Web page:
Marmot Genesis softshell jacket: Toby ice climbing in North Wales  © Toby Archer

About Toby Archer

Toby is based in Finland. He describes himself as: "a writer and researcher specialising in international security politics; finally no longer a PhD student; hopeless but enthusiastic climber; part-time gear reviewer; keen multi-role cyclist; idealist and cynic"

Climbing keeps him from getting too depressed about politics. He blogs about both at:

Light from the North - chilled thoughts from the top of Europe.

For more information visit Edelrid Website

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2 May, 2014
Hi Toby, What's the point having crampons that won't stand up to repeated climbing!! They don't even do their job well on pure ice, the second row don't engage! Why, oh why?? Stuart
2 May, 2014
Great review Toby. It does confirm what I thought they would be, a crampon for steep mixed climbing. I don't think the chaps at Edelrid had UK winter climbing in mind at all for this product, so it's no point comparing it for this terrain. There's a huge market for these crampons in Europe, US and Canada. When I do a hard mixed route I always find all crampons way too heavy. Darts are the only option at the moment, so this product is refreshing. I always have my Cyborgs with me for ice or alpine, but these paired with a super light boot, you might as well leave the comp boots at home. As I see it, It's a specialised product, and not sure not many UKC folk, if anyone at all, will find it justifiable. But great review nonetheless.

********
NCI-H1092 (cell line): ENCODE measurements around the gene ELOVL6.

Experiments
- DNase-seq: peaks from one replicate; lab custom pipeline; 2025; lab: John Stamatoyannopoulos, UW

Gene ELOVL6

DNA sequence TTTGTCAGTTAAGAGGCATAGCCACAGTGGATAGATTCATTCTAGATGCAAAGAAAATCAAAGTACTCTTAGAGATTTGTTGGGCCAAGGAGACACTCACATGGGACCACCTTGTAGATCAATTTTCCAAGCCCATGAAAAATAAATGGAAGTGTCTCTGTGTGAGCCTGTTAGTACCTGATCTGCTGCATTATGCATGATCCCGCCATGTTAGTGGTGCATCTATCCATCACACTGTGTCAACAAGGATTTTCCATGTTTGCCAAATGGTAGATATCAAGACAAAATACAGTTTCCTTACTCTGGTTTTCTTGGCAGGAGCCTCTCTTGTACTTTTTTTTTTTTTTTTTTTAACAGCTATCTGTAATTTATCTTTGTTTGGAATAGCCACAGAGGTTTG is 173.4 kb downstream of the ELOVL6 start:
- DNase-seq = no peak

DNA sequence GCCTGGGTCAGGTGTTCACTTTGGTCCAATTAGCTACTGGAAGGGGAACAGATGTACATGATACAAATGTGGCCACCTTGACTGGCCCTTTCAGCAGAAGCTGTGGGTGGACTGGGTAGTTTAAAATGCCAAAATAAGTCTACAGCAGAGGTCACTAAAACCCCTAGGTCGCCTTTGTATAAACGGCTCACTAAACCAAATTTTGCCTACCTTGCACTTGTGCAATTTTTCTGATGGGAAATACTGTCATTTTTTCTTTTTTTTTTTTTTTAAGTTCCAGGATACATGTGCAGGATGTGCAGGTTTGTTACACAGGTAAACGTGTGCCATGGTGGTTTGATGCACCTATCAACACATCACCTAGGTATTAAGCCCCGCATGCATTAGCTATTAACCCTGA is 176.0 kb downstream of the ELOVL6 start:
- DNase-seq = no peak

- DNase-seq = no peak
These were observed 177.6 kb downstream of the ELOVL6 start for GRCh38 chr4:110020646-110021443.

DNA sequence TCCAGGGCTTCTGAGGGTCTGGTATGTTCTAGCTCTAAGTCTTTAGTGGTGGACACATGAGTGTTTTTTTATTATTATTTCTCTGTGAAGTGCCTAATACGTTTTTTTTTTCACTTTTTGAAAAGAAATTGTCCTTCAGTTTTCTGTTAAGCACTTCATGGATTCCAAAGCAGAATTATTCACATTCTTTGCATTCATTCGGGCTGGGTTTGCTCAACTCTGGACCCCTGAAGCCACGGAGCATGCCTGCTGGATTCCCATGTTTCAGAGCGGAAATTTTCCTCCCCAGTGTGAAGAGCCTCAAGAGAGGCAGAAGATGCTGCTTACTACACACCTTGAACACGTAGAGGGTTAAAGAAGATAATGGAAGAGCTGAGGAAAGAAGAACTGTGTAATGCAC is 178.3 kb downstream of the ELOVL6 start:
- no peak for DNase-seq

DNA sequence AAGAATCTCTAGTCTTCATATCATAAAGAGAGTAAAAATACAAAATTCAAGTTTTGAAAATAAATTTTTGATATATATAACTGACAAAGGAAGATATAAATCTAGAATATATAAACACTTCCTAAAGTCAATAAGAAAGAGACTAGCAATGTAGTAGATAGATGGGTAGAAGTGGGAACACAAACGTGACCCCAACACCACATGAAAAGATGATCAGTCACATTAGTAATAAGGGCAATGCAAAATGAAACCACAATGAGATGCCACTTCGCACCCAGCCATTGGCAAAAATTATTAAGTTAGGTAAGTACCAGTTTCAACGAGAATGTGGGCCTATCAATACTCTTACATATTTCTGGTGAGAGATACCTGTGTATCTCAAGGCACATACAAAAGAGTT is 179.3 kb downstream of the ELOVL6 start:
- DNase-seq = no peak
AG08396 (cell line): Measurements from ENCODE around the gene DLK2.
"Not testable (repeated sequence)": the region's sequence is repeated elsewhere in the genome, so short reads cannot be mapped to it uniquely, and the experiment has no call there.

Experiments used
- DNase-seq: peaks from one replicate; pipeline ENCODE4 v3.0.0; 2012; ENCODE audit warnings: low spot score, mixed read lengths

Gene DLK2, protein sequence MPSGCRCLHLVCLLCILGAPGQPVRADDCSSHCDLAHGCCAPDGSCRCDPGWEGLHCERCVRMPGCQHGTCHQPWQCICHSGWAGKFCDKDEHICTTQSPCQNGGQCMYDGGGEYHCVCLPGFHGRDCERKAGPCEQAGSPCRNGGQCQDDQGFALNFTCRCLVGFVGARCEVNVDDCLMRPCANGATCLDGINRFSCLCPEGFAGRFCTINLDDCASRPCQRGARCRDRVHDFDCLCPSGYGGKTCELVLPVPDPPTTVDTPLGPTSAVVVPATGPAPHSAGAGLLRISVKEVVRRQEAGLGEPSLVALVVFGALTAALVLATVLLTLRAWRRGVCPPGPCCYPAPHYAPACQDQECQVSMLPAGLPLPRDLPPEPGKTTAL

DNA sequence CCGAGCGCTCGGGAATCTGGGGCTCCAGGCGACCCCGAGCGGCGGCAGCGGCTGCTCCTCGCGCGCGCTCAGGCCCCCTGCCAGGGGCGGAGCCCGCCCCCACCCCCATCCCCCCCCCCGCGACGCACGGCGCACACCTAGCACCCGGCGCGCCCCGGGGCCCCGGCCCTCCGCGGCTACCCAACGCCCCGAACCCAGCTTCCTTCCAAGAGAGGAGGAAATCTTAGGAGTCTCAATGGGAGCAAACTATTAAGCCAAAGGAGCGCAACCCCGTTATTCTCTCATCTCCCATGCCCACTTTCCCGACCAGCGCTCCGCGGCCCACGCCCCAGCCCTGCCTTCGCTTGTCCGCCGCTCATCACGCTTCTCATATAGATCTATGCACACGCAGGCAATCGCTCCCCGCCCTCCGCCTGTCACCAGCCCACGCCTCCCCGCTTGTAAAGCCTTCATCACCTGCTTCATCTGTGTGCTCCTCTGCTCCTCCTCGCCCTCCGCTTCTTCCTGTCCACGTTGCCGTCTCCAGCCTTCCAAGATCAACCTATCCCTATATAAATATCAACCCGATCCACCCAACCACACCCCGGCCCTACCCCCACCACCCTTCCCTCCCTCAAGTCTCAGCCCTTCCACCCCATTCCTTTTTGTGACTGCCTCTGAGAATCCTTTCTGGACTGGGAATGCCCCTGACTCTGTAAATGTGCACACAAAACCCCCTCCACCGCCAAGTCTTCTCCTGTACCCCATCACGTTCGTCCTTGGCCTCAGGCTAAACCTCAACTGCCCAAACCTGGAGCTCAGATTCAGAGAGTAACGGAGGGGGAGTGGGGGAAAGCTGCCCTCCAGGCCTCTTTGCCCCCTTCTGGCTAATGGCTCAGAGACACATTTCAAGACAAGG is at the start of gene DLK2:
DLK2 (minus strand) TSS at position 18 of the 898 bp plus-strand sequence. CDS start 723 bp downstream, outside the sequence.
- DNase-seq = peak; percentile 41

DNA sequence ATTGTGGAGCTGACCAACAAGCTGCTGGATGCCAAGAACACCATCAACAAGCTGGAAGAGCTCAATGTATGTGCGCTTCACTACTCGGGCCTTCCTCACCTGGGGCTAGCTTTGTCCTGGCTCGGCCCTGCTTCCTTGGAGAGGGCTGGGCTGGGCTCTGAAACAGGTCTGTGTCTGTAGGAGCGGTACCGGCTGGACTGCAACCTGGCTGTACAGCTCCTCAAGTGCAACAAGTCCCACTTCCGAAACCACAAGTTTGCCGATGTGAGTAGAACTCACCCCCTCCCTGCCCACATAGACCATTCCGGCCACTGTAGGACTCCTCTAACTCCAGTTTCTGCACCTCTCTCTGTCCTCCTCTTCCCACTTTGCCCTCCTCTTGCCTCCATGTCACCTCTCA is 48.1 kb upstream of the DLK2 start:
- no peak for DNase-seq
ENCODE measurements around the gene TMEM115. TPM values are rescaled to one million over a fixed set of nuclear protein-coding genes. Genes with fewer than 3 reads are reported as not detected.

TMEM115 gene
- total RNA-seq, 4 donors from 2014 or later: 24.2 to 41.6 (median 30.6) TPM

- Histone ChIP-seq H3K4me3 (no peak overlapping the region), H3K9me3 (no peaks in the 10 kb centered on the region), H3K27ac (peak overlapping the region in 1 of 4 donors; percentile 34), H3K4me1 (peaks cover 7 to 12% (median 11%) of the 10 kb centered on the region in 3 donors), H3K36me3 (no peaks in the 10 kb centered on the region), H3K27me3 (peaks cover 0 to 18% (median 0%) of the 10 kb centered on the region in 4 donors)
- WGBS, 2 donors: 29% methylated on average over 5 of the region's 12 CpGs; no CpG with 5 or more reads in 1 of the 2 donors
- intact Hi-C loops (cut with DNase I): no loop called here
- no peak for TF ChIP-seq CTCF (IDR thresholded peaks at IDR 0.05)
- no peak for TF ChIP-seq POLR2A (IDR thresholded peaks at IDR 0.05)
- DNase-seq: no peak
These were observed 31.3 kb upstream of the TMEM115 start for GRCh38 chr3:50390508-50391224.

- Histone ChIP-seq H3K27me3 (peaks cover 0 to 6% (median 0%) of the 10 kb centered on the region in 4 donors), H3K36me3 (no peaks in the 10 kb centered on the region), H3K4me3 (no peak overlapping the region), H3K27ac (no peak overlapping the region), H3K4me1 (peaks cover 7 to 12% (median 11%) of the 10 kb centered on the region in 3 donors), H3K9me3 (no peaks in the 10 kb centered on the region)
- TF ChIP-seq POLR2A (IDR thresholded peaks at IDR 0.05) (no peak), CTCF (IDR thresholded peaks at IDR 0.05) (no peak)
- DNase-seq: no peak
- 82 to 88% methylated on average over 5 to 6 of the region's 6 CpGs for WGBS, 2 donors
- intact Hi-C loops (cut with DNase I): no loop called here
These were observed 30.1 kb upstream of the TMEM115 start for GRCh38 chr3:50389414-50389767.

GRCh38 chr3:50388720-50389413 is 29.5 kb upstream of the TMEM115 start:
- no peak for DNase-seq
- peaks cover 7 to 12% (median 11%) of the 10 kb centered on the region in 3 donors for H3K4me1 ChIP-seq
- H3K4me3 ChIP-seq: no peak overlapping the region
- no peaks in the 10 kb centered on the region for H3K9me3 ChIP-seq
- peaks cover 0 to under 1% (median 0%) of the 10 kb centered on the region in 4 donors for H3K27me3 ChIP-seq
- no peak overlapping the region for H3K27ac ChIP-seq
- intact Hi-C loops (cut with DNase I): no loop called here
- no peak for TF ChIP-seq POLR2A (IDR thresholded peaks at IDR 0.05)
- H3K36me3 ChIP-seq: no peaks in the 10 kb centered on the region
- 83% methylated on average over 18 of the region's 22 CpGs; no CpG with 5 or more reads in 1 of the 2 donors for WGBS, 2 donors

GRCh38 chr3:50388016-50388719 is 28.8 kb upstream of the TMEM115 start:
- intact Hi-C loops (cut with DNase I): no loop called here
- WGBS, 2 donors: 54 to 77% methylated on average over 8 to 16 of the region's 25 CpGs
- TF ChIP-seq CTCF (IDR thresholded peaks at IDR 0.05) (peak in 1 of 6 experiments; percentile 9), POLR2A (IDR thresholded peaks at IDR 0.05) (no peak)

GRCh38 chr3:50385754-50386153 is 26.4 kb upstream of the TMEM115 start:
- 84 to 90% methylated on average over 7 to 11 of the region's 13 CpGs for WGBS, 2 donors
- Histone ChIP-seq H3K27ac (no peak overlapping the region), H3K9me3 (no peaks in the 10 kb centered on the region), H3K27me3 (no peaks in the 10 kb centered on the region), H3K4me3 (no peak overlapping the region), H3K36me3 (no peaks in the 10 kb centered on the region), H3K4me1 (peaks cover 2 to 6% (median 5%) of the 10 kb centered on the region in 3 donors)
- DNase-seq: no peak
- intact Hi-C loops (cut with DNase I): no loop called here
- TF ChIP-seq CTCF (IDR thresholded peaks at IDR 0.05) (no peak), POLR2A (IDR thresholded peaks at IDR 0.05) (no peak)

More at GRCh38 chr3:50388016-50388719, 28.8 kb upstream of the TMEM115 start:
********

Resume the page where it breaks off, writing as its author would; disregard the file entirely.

2 May, 2014
very interesting! I'll write some more later when I'm not on my silly phone.
2 May, 2014
Do you guys not use the instep points of your poons on edges? I get the weight saving, think these are just too soft for this application, never mind anything else. Stuart
3 May, 2014
Ok, first things first; an update to this review which I filed with UKC back in March or early April. I noticed when using the crampons in Norway at Easter that the plastic clip section of the heel bail has cracked almost the whole way through. Lots of pictures of the problem at I don't know why or how it has happened but I'll send the piece back to Edelrid for them to look at. I hope somehow that I'm just very unlucky but worry it is more likely to be a design weakness or the wrong type of plastic for that component and they might have to recall them. Obviously you don't want the binding to fail while climbing.